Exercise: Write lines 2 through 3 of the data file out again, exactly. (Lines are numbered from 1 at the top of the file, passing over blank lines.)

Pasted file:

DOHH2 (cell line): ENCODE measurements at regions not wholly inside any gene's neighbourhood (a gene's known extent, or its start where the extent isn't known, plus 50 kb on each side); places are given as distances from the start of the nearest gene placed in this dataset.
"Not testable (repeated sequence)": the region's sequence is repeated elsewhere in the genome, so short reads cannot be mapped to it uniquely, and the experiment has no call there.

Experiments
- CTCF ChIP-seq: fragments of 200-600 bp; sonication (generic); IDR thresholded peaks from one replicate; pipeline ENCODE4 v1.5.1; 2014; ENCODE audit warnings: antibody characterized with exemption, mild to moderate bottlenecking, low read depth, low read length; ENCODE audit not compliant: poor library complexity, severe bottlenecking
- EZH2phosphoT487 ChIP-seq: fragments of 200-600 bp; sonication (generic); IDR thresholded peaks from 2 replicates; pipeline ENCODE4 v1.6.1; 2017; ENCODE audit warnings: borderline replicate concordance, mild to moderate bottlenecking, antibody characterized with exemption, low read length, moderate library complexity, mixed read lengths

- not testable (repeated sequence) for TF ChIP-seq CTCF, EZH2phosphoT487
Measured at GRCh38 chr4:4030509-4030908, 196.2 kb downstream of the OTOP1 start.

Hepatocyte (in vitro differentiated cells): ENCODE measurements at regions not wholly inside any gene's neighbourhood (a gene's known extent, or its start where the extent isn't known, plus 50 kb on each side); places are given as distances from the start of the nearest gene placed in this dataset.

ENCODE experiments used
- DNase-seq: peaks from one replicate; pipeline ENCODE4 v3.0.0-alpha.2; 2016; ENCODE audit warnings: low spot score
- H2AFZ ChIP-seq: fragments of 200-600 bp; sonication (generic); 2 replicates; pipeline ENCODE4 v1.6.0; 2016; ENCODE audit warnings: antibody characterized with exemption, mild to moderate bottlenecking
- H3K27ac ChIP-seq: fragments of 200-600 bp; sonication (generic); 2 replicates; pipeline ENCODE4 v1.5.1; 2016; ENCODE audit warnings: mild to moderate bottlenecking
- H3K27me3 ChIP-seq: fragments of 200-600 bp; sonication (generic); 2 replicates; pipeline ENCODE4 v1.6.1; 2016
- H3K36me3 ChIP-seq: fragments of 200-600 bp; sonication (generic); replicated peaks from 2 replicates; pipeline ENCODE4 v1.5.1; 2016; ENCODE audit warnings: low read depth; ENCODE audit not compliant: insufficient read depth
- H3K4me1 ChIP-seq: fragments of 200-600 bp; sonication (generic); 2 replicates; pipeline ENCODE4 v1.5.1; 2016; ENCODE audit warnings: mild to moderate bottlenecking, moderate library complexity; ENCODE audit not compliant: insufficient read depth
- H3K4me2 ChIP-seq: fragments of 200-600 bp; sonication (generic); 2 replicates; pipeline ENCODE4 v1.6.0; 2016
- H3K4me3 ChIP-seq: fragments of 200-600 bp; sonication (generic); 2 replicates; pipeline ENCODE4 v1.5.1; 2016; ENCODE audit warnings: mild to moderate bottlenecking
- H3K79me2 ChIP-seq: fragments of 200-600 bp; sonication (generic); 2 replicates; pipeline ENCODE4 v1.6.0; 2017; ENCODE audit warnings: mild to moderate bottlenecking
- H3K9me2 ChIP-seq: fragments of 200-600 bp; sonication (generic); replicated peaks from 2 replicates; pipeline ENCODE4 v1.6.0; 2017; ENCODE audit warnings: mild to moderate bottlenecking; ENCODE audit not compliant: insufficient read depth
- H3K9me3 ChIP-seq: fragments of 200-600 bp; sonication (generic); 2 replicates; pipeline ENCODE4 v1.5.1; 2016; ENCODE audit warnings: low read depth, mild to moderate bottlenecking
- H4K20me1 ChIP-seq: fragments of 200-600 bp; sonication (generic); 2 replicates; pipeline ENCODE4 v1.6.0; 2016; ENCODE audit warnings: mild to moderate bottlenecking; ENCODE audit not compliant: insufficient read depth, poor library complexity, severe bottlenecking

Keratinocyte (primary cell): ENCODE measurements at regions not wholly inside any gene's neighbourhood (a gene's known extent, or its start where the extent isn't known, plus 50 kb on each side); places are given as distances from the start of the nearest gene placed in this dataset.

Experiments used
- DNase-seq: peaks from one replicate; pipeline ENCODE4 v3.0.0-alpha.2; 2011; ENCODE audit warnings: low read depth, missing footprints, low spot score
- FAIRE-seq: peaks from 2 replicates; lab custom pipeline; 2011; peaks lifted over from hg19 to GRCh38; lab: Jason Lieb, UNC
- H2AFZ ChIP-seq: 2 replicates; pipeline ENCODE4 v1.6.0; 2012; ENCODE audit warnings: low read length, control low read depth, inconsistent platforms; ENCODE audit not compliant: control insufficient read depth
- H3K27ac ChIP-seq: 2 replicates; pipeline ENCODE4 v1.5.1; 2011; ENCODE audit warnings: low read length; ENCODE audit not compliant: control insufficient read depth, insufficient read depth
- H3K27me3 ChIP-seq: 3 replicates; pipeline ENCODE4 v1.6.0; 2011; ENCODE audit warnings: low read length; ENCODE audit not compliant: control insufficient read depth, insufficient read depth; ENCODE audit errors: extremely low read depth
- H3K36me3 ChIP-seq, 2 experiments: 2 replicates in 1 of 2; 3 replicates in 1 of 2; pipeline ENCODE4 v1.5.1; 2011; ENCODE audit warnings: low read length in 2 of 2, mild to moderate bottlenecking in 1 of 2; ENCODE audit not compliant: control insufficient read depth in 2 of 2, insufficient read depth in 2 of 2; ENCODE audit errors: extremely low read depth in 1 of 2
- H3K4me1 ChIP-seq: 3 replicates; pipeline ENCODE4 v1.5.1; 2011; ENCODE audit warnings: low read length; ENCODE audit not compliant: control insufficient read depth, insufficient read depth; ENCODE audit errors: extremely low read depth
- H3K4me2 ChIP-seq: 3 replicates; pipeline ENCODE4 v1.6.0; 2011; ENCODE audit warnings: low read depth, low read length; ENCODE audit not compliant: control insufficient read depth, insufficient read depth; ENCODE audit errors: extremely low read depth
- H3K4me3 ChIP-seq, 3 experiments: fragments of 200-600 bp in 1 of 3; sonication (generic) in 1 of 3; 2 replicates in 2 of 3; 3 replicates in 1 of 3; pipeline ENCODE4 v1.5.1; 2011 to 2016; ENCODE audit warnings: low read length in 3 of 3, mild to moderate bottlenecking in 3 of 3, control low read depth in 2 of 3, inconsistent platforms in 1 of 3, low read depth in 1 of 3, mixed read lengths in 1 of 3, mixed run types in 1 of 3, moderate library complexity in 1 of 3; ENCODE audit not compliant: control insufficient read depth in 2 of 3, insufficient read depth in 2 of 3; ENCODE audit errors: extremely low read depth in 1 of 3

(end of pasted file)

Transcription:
"Not testable (repeated sequence)": the region's sequence is repeated elsewhere in the genome, so short reads cannot be mapped to it uniquely, and the experiment has no call there.

Experiments